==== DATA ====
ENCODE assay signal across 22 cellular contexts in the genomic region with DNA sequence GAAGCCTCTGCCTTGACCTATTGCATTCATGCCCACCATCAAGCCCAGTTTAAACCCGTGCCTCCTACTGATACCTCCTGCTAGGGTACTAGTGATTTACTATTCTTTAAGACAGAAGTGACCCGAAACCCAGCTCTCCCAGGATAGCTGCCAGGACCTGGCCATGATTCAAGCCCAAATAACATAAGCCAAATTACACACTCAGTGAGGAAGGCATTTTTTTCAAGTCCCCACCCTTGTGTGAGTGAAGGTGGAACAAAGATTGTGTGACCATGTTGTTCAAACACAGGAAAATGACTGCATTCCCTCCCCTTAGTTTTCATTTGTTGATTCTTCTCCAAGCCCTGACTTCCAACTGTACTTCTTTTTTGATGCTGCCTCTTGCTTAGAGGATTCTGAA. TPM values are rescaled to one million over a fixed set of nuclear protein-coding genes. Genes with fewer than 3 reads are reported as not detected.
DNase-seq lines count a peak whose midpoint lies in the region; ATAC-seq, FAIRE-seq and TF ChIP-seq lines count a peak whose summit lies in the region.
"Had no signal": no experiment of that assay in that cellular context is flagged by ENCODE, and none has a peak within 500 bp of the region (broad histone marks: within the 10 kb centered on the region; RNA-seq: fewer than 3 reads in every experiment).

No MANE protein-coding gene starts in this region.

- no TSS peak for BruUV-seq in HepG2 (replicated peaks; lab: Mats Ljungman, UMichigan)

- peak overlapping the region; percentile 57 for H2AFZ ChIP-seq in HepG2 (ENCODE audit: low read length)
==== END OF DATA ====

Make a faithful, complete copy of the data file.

ENCODE assay signal across 22 cellular contexts in the genomic region with DNA sequence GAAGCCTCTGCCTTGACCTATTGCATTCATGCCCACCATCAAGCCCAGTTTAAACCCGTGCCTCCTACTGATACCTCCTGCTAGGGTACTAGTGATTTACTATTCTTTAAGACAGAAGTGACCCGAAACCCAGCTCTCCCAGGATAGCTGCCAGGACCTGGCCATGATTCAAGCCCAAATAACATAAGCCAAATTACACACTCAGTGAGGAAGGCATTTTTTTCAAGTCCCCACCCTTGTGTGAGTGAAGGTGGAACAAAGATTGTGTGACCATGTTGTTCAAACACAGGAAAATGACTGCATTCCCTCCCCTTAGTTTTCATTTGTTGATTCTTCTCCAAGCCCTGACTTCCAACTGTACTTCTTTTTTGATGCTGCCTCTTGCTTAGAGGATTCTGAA. TPM values are rescaled to one million over a fixed set of nuclear protein-coding genes. Genes with fewer than 3 reads are reported as not detected.
DNase-seq lines count a peak whose midpoint lies in the region; ATAC-seq, FAIRE-seq and TF ChIP-seq lines count a peak whose summit lies in the region.
"Had no signal": no experiment of that assay in that cellular context is flagged by ENCODE, and none has a peak within 500 bp of the region (broad histone marks: within the 10 kb centered on the region; RNA-seq: fewer than 3 reads in every experiment).

No MANE protein-coding gene starts in this region.

- no TSS peak for BruUV-seq in HepG2 (replicated peaks; lab: Mats Ljungman, UMichigan)

- peak overlapping the region; percentile 57 for H2AFZ ChIP-seq in HepG2 (ENCODE audit: low read length)